SUSPECTS AND PSYCHICS
Much of the investigative work over the years has been searching for leads and tracking down suspects.
In 1999, McCormick, Eaton and another detective named Leonard Post formed a task force to investigate the murder. The team has since been joined by Lindstrom and Wendy Kipple, and now they meet about once a year, as needed.
Major developments came after the case was aired on national TV, first in 1993 on the show “Unsolved Mysteries” and then in 2007 on the Discovery Channel show “Sensing Murders.”
“A lot of it is pretty outlandish,” McCormick said, describing a false lead from an anonymous angry woman suggesting the team look into her husband and another call from a man excited he recorded the license plate of a van used to portray the murders for TV.
However, the investigative team received plenty of genuine tips after the first TV airing, enough to keep them busy for three years, and the second show yielded some surprises.
For “Sensing Murder,” producers brought in two psychics with long histories of success helping law enforcement with homicides. The women were kept separate, told almost nothing about the case, brought to the crime scenes and shown the evidence.
McCormick said though he maintains a healthy skepticism about psychic abilities, “these two women were absolutely astounding.”
For example, he said, both women described a vehicle similar to the Ford Ranchero, a combination pickup and luxury car popular at the time.
“That caused a huge amount of work,” he said, as one of the major Summit County drug dealers drove a similar car in the early ’80s.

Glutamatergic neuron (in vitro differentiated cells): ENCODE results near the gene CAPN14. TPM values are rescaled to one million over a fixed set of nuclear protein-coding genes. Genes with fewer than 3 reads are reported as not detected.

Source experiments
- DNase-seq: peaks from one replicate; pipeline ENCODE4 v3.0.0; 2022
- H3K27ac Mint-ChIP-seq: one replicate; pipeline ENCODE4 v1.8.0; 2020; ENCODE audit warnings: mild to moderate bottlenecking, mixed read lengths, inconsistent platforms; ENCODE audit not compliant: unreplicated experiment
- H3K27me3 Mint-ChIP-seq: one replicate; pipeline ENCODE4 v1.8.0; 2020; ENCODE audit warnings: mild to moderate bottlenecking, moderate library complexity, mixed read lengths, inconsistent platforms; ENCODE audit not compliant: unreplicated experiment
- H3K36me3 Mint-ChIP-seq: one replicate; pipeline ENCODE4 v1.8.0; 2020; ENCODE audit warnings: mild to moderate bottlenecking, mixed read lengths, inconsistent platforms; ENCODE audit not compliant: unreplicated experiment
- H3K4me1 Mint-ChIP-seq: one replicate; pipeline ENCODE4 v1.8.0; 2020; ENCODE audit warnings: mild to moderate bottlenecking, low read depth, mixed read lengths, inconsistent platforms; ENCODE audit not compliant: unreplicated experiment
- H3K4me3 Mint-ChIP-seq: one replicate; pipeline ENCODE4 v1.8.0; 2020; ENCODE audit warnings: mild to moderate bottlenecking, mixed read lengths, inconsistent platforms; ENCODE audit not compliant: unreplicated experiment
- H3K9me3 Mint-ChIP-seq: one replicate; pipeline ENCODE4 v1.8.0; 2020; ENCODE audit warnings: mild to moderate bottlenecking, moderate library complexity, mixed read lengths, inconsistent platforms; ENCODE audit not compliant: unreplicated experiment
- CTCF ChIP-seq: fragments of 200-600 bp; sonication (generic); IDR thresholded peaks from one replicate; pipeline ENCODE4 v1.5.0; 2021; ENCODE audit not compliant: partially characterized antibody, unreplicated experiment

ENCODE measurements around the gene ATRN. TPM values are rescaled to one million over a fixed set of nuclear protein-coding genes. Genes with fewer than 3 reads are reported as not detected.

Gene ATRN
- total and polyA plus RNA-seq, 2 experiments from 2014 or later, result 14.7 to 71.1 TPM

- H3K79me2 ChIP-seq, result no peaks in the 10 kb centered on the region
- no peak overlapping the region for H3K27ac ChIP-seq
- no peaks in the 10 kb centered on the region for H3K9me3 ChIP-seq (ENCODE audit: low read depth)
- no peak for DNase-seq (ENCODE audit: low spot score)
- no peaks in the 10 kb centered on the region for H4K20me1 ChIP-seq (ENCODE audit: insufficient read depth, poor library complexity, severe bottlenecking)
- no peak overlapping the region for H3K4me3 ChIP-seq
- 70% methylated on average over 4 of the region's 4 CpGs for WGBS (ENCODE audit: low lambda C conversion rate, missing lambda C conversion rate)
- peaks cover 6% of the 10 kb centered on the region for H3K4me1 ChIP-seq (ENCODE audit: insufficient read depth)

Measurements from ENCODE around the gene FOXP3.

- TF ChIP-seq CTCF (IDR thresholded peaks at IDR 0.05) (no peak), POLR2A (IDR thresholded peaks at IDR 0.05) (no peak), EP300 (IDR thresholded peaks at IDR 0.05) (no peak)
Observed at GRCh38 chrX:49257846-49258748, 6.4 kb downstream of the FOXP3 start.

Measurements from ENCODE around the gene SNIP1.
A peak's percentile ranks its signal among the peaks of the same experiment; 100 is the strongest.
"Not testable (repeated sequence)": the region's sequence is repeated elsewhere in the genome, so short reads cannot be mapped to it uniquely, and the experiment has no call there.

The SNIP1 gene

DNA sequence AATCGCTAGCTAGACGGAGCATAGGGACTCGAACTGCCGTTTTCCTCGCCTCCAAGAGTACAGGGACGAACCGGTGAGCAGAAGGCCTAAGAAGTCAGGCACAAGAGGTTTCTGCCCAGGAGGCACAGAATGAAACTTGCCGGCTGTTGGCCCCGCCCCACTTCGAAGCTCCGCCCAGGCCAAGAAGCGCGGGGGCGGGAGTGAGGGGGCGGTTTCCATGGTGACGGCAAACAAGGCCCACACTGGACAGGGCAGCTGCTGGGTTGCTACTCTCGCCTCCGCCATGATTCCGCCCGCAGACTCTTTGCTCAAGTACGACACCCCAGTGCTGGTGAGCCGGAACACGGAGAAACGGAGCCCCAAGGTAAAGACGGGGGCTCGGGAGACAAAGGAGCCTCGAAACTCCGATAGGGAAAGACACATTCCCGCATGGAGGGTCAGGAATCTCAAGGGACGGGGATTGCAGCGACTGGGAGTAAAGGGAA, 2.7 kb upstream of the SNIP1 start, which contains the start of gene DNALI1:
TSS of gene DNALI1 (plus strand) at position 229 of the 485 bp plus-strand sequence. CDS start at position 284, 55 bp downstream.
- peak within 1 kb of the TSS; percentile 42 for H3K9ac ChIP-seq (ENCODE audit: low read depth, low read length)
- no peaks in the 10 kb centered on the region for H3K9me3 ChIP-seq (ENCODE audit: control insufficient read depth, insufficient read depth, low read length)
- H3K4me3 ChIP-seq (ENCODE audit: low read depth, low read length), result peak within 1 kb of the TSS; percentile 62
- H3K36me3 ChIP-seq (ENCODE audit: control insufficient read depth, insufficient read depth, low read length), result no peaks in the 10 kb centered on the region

The most optimistic development in the case came with improvements to DNA testing in the early 2000s that changed the team’s ideas about Oberholtzer’s glove and a tissue, both stained with blood.
“Back then, all they could do was type the blood, and it came out as the same type as Bobbie Jo’s,” he said.
Detectives believed the blood was Oberholtzer’s.
More detailed DNA testing two decades later, however, revealed the blood was neither Oberholtzer’s nor Schnee’s but instead came from a male. In fighting back, Oberholtzer likely drew blood from her attacker.
The DNA sample was entered into a national database in 2002, and around that time, the feds sent an unfunded mandate to the states to collect DNA samples from all convicted felons.
The testing, which now costs about $30 and takes 30 minutes, used to cost $3,000 and take about three months. States decided to wait until felons were released from prison to collect their DNA.
“That kicked evidence down the line, and it created a lot of holes in the system,” McCormick said.
While Colorado is caught up, some states are not. Mississippi is one of the farthest behind, he said.
That may be why the blood sample has returned no matches in the last 12 years.
Plus, some men serving time for crimes from the 1980s and 1990s, or “the pool that we’re interested in swimming in,” McCormick said, are serving life sentences or have died in prison.
The primary suspect at first was Jeff Oberholtzer, Bobbie Jo’s husband, because he found most of the evidence.
“That kind of stalemated the investigation,” McCormick said, because so much attention was focused on Jeff, who was later eliminated from the suspect list.
The team has since examined a half-dozen good suspects, including a former Frisco resident now serving two life sentences for other murders.
Each of those suspects has a horrifying past. Each does not match the DNA evidence.
That doesn’t mean they weren’t involved in the murders, though, McCormick said.
‘NOT DEAD YET’
The 33rd anniversary of Oberholtzer’s and Schnee’s deaths will be this January. About half the people initially interviewed in case records have died, and the rest have faded memories.
Though that would make the case more complicated in court, the case is both solvable and prosecutable, McCormick said. “The blood DNA evidence would be pretty difficult to refute if we could identify who it came from.”
He has accepted that whomever killed the two women might never be found.
After all, he can’t walk through a single neighborhood in the city of Denver without recalling a murder that either he or another detective didn’t solve.
Still, he won’t let the case go.
“There’s no reason to walk away from it. It’s not dead yet,” he said. “In my mind, something has always come up that needs to be done.”
Things that a professional investigator can’t just disregard.